Chylous ascites is the extravasation of chyle into the peritoneal cavity, and this condition is defined as the presence of more than 110 mg/dL triglyceride levels in the ascitic fluid [1]. Any source of lymph vessels obstruction can cause chylous effusion. It is an uncommon type of ascites, frequently related with malignant conditions (lymphomas and peritoneal metastasis) as well as intra-abdominal surgery. Infectious diseases such as lymphatic filariasis, ascaridiasis, peritoneal tuberculosis, and Mycobacterium avium infection in HIV patients are rare conditions that can cause chyloperitoneum [2,3].

Acute paracoccidioidomycosis (PCM) is a potential life-threatening neglected systemic mycosis endemic to Latin America that mostly affects lymph abdominal and mononuclear phagocytic organs of young, vulnerable patients [4]. Chylous ascites secondarily to PCM is considered a severe manifestation of the mycoses, and it is extremely uncommon. In the case herein presented, as a result of extensive inflammatory damage to the patient’s abdominal lymph nodes, combined with the fibrotic scarring that occurred during the healing process, caused the obstruction of the lymphatics, resulting in the leakage of chyle into the abdominal cavity. As a consequence, a rounded image formation occurred that was initially noted as a cystic-like image by ultrasound and subsequently correctly diagnosed by CT imaging as loculated ascites with an increased density due to the accumulation of fat. Laboratory analyses of samples obtained by ultrasound-guided paracentesis of the ascitic fluid within the lesion revealed high levels of triglycerides (5,200 mg/dL), and cultures for bacteria, mycobacteria, and fungi were all negative. The high level of triglycerides and the absence of microorganisms confirmed the diagnosis of pure chylous ascites. The first step in the treatment of chylous ascites includes the addition of low lipid, high medium-chain triglycerides to the patient’s diet followed by parenteral nutrition only if oral supplementation fails [5]. In addition, serial paracenteses can be indicated to reduce intra-abdominal pressure and also to relieve symptoms. Somatostatin analogues can also be administered in order to reduce lymphorragia. Surgical approaches are only indicated if clinical therapy has failed due to its high morbidity; surgical methods include direct lymph vessels ligation and peritoneal-venous shunting [5]. In this case, the patient’s symptoms were initially managed with nutritional measures, albeit surgical excision of the lesion is under consideration (Box 1).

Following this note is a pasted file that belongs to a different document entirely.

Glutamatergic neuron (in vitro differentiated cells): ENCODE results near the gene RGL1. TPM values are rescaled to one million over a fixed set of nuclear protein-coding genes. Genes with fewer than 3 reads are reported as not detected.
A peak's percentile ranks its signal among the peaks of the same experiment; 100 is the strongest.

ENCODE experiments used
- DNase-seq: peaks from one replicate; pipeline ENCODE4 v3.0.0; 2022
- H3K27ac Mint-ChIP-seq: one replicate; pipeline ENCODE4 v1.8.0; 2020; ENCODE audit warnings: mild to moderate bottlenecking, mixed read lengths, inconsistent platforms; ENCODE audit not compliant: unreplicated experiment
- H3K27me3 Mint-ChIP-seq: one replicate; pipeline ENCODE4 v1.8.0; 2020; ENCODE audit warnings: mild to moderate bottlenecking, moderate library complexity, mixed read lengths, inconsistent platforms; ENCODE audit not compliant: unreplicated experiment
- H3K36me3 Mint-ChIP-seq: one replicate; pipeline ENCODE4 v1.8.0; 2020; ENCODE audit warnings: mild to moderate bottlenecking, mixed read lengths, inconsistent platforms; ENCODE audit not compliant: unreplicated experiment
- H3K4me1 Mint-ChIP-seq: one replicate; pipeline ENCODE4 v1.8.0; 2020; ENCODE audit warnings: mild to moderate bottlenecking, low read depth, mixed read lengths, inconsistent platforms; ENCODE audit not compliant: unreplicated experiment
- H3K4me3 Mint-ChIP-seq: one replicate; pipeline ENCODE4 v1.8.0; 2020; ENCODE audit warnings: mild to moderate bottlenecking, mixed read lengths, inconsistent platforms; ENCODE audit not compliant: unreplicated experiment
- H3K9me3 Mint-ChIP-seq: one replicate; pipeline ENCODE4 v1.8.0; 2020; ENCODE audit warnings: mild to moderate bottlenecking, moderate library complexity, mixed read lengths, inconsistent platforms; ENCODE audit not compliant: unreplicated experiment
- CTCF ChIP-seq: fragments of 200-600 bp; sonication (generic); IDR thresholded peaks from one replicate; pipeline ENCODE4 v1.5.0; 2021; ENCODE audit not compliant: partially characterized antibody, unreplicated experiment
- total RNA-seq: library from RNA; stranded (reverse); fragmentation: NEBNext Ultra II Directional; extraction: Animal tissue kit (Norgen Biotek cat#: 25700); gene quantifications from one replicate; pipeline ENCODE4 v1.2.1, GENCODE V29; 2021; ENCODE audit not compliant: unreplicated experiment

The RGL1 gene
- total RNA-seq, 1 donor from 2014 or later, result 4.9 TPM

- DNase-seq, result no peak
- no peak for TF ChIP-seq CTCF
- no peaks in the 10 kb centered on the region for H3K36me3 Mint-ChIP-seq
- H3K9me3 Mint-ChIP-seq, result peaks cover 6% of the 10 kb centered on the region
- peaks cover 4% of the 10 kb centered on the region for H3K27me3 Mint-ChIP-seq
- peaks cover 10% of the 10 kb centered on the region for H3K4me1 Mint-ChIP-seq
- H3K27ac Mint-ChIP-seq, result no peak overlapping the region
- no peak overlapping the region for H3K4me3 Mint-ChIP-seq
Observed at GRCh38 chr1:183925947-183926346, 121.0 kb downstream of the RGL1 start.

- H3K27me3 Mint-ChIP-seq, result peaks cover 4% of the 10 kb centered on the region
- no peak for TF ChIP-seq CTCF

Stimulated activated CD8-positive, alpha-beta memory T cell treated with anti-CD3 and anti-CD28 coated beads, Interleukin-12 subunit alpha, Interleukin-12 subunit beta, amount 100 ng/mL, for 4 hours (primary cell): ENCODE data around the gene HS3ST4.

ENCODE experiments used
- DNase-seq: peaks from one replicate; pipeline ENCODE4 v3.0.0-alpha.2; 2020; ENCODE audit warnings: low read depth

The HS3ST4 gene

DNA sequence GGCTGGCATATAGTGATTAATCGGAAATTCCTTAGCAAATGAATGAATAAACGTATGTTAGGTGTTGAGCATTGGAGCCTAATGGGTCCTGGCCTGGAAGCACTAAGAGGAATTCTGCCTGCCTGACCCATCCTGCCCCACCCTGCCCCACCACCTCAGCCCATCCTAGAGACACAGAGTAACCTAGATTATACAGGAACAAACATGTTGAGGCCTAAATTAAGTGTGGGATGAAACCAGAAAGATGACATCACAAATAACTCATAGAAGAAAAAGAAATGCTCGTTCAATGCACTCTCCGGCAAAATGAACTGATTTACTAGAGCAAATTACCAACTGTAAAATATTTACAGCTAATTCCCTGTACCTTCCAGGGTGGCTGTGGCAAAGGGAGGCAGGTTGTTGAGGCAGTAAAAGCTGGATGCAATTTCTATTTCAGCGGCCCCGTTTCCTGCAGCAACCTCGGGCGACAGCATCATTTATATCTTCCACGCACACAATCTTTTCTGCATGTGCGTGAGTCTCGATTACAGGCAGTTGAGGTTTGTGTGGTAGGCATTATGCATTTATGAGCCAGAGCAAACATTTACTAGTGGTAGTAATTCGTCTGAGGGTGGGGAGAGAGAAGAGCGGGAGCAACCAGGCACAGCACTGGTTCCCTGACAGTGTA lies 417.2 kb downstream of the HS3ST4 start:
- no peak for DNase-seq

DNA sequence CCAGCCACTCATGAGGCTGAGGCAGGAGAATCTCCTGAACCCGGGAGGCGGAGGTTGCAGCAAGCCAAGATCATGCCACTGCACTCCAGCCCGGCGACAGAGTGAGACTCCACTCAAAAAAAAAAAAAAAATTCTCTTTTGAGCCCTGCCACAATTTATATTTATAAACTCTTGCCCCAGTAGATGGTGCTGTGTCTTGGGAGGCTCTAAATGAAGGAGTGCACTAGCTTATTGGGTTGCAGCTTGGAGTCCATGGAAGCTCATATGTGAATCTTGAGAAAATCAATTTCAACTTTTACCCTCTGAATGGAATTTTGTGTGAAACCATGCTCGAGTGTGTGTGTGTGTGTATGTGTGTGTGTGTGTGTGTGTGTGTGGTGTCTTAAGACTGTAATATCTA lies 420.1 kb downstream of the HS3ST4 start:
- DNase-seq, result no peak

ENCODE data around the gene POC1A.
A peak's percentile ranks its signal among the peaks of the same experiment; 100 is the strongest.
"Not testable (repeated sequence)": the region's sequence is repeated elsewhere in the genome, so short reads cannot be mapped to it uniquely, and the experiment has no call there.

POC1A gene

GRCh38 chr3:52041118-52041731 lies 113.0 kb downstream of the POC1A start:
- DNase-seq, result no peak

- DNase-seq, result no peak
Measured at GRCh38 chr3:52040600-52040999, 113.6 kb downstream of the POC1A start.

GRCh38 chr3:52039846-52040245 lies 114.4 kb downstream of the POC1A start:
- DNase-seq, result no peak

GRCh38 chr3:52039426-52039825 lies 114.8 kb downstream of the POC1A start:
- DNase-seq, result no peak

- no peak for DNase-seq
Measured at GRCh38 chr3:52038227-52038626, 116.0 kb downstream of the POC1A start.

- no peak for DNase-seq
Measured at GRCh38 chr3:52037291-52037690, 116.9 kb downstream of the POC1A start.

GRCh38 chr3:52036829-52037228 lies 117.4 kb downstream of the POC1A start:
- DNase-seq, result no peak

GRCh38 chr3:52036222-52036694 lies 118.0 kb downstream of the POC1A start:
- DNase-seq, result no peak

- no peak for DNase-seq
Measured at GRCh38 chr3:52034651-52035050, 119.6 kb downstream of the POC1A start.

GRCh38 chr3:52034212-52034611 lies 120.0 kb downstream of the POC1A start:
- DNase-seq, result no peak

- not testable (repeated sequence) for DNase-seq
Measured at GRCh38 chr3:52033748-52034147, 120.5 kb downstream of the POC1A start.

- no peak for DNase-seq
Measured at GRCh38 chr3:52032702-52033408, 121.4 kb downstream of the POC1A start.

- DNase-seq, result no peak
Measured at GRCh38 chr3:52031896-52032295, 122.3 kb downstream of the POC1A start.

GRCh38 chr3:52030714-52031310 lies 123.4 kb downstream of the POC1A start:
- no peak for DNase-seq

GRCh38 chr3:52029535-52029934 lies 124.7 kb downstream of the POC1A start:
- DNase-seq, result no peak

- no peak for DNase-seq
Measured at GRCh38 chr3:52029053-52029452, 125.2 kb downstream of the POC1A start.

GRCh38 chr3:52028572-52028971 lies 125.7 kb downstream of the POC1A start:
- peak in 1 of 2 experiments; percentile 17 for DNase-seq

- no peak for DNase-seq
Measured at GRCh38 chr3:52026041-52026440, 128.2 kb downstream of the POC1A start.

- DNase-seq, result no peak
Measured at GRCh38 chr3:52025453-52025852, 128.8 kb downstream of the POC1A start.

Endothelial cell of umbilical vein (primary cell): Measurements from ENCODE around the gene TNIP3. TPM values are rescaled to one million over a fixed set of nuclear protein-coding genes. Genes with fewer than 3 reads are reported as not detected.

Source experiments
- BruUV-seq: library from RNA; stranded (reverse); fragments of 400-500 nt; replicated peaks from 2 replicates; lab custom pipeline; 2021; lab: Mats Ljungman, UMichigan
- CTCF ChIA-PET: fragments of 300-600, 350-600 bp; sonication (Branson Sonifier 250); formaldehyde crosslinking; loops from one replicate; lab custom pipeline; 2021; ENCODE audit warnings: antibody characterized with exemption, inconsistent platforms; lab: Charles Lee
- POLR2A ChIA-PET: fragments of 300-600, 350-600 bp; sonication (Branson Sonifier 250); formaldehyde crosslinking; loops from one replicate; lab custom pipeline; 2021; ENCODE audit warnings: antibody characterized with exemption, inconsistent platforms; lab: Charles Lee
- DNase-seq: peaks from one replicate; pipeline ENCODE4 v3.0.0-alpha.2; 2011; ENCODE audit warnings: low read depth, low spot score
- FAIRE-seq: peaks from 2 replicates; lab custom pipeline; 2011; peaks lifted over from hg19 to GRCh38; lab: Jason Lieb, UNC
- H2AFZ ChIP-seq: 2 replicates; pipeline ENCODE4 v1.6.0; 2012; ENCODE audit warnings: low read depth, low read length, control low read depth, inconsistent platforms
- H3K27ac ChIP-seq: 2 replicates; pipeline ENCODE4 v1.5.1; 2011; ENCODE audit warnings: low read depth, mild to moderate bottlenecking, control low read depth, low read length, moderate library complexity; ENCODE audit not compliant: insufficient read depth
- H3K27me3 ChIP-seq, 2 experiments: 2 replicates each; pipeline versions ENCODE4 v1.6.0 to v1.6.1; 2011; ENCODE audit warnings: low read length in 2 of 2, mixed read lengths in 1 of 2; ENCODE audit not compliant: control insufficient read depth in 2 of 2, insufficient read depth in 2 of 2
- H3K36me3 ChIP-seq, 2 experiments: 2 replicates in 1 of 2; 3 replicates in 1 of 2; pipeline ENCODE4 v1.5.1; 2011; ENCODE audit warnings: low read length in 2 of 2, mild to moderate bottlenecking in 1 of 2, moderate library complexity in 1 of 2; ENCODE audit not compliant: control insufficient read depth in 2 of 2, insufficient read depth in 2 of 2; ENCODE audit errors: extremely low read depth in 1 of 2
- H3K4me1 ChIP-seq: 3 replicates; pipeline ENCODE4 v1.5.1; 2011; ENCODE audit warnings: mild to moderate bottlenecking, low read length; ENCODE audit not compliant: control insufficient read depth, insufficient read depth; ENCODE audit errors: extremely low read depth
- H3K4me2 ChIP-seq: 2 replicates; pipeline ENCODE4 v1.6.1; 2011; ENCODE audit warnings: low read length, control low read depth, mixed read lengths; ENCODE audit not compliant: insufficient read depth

Box 1. Key Learning Points

  • Chylous ascites may be a severe complication of neglected infectious diseases, including paracoccidioidomycosis.
  • Early diagnosis and treatment of this systemic mycosis can reduce the inflammatory damage to the lymphatic system and prevent this severe outcome.
  • Analysis of ascitic fluid is essential to distinguish chylous ascites from active infectious diseases, such as a bacterial or fungal abscess.

Ethics Statements

The Research Ethics Committee of Evandro Chagas National Institute of Infectious Diseases (INI)/Fiocruz has approved this study protocol under the register CAAE 42590515.0.0000.5262. The patient has signed the informed written consent form for this publication.

Acknowledgments

The authors are grateful to Professor Joshua D. Nosanchuk for kindly providing the English revision of this manuscript.

References

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  3. 3. Kim KJ, Park DW, Choi WS. (2014) Simultaneous chylothorax and chylous ascites due to tuberculosis. Infect Chemother 46: 50–53. pmid:24693471
  4. 4. Shikanai-Yasuda MA, Telles Filho Fde Q, Mendes RP, Colombo AL, Moretti ML. (2006) Guidelines in paracoccidioidomycosis. Rev Soc Bras Med Trop 39(3): 297–310. pmid:16906260
  5. 5. Laterre PF, Dugernier T, Reynaert MS. (2000) Chylous ascites: diagnosis, causes and treatment. Acta Gastroenterol Belg 63(3): 260–263. pmid:11189982